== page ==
Continuum of Care, cont. Respite Residential Inpatient Psych • Goal is always to provide the least restrictive level of care or intervention(s) • However, timely & purposeful RTC intervention can yield the most effective and lasting outcomes • Improper timing and use of RTC can produce counter-therapeutic results and iatrogenic effects • Poor timing of RTC use as an intervention can be costly on a system of care K. Bako, LPCC 15

Clinical Process • Beginning, Middle End • Assessment/Engagement, therapeutic alliance and therapeutic work, termination

Clinical Process • Beginning, Middle End • Assessment/Engagement, therapeutic alliance and therapeutic work, termination and stepping down • Each phase has its own unique therapeutic work or “focus” • Each phase has its own unique client/family challenges • Clinical provider leads the clinical process Clinical Principles • Therapeutic work cannot be forced; “can lead a horse to water…” • {FRM relies on the strategic use of MI, Change Theory, Crisis Theory, engagement strategies) • Identified Client versus “real” client • Family Systems Issues {Client doesn’t exist in a vacuum} K. Bako, LPCC 16

Residential Treatment • Beginning, Middle, and End • Also known as: 1. Admission (Presenting

Residential Treatment • Beginning, Middle, and End • Also known as: 1. Admission (Presenting problem and criteria) 2. Engagement 3. Therapeutic Programming (Milieu) 4. Discharge Planning 5. Termination/Reintegration • Each Phase has its own unique areas of focus/tasks • Each Phase has its own unique challenges • Residential Treatment may be time limited ( 30, 90, 180, +) LOS • Admission/Discharge Criteria based on Treatment Programming and Clinical Issue Treated • LOS may also be influenced by parental decision, funding, other issues K. Bako, LPCC 17

K. Bako, LPCC 18

K. Bako, LPCC 18

Micro • Kids & Families – Utilize the visual to educate on the clinical

Micro • Kids & Families – Utilize the visual to educate on the clinical process, the course of RTC or an intensive program – Help kids and families understand what will be expected of them at each phase – Help kids and families understand the focus/tasks of each phase, what challenges they may face, who to turn to and when, and other strategies that can be used to overcome common critical impact points of treatment K. Bako, LPCC 19

Children & Families Phase I • Prior to Admission: – Benefits – Risks –

Children & Families Phase I • Prior to Admission: – Benefits – Risks – Common Challenges – Expectations K. Bako, LPCC 20

Children & Families Phase II • Admission – Learning the program rules, expectations, schedules,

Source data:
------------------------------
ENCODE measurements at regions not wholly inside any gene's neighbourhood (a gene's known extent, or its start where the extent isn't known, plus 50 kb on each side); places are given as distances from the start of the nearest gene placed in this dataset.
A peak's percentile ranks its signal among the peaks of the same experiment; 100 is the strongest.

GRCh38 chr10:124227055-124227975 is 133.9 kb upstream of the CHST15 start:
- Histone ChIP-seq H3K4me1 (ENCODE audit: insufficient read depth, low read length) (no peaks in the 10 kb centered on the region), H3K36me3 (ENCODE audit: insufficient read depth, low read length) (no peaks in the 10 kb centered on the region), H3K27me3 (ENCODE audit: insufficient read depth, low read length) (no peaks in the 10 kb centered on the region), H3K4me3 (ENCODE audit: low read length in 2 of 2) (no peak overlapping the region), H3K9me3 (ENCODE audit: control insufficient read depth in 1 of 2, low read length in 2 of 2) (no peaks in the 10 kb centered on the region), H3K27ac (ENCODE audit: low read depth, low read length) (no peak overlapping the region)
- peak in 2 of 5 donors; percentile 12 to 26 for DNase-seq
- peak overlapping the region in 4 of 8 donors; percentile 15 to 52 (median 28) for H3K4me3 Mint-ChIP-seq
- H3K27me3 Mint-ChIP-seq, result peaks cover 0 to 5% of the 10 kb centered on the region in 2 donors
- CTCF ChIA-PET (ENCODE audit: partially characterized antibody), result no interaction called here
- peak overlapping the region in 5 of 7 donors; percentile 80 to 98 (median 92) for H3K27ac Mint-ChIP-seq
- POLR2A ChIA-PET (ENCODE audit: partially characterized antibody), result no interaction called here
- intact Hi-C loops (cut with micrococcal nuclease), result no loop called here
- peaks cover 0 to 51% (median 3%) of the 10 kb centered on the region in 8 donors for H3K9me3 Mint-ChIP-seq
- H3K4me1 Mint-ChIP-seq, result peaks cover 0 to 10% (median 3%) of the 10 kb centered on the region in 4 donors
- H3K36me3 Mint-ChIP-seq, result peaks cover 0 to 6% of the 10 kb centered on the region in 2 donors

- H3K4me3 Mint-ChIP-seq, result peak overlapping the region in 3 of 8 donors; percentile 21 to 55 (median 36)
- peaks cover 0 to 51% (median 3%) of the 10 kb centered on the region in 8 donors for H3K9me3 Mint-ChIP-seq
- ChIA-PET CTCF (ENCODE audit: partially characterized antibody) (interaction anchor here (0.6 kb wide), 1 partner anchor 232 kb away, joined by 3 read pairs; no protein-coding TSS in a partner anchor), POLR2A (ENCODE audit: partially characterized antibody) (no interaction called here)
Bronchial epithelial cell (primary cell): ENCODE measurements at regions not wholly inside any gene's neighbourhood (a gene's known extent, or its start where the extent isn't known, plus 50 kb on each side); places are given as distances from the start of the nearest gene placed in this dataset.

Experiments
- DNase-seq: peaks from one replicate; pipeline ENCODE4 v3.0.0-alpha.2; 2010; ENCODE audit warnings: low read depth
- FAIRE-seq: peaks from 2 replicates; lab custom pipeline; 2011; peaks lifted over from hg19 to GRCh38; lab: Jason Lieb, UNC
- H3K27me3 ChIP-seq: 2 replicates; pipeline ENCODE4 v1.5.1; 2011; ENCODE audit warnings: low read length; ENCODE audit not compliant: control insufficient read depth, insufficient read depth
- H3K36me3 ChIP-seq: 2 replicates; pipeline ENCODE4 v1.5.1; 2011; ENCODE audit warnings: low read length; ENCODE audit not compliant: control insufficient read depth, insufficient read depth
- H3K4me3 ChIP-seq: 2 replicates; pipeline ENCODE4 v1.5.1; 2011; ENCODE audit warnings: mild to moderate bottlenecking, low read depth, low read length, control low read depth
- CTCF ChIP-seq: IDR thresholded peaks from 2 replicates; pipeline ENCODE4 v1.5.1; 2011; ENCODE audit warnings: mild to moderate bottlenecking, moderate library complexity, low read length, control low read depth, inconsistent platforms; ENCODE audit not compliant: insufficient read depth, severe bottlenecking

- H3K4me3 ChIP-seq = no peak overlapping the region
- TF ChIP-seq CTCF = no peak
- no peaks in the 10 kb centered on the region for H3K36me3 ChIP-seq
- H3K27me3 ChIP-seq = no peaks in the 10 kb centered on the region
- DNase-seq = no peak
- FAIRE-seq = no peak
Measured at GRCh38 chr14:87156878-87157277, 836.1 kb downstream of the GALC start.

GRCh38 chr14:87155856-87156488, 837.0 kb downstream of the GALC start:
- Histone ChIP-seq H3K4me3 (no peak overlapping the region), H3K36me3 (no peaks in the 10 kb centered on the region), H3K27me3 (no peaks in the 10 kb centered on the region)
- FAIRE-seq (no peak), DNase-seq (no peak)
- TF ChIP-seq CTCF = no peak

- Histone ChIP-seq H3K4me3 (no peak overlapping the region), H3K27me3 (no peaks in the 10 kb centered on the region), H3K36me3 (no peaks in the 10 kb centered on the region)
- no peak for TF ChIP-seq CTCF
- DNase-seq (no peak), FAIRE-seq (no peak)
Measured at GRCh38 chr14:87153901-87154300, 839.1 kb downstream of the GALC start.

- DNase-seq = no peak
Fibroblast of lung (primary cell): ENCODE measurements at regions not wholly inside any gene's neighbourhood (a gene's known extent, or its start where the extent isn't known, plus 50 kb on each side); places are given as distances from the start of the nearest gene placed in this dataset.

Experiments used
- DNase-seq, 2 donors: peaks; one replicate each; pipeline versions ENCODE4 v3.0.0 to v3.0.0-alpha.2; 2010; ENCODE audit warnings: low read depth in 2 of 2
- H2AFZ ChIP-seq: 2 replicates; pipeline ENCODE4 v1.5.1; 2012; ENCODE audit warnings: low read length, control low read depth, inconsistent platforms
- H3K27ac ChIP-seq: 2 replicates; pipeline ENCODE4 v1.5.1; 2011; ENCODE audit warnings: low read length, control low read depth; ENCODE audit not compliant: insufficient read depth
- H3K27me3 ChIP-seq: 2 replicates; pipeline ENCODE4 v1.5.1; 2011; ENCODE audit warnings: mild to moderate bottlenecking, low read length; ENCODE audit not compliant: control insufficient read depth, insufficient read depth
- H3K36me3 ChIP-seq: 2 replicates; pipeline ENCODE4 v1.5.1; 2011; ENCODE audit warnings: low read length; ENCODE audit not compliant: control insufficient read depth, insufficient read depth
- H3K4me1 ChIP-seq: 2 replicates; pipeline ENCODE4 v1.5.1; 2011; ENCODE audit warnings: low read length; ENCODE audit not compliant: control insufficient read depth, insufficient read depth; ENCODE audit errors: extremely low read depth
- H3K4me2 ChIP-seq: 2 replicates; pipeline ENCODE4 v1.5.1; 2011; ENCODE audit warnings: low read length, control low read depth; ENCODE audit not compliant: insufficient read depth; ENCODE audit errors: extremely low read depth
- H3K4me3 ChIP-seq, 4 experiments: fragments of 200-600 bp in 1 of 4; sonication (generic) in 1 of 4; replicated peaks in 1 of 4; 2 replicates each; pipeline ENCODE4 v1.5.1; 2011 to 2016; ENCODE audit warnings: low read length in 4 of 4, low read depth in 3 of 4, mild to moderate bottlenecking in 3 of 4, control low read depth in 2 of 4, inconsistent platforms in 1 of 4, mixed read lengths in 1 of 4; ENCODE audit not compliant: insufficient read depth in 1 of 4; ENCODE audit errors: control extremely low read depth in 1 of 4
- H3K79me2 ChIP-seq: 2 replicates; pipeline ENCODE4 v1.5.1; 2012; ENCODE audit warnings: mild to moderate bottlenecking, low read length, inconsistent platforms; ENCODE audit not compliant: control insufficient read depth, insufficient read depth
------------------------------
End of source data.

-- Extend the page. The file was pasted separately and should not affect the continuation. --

Children & Families Phase II • Admission – Learning the program rules, expectations, schedules, hierarchy – Questions & concerns – Common Fears/Resistance – Detaching from Crisis Cycle – “Vanilla” Communication and Visitation – Acclimating to the program rules, Avoiding common triangulations K. Bako, LPCC 21

Children & Families Phase III Assessment & Stabilization • Goal 1: Comprehensive Assessment &

Children & Families Phase III Assessment & Stabilization • Goal 1: Comprehensive Assessment & Inventory of Child/Family/Team* needs • Diagnosis, Treatment Planning, Beginning of Safety Plan, Organization of multi-disciplinary team members • Goal 2: Understanding the Crisis Cycle and begin detachment K. Bako, LPCC 22

Children & Families Phase IV K. Bako, LPCC 23

Children & Families Phase IV K. Bako, LPCC 23

Children & Families Phase V K. Bako, LPCC 24

Children & Families Phase V K. Bako, LPCC 24

Children & Families Phase VI K. Bako, LPCC 25

Children & Families Phase VI K. Bako, LPCC 25

Children & Families Phase VII K. Bako, LPCC 26

Children & Families Phase VII K. Bako, LPCC 26

Children & Families Phase VIII K. Bako, LPCC 27

Children & Families Phase VIII K. Bako, LPCC 27

Micro • Direct Care Staff – Utilize the visual model to educate the staff

Micro • Direct Care Staff – Utilize the visual model to educate the staff on the clinical process, the course of RTC or intensive treatment program – Help the staff understand their unique role at each phase – Help the staff become aware of focus points/tasks, common challenges, and provide strategies – Help the staff become aware of how to collaborate with other service providers – Understanding their “lane” K. Bako, LPCC 28

My Child Test • What if your child had a significant mental illness that

My Child Test • What if your child had a significant mental illness that required treatment? • What questions would you have? • What concerns? • What would you want to have happen? • How would you wish to be treated? • Can your staff and program speak to these questions/concerns readily and accurately? K. Bako, LPCC 29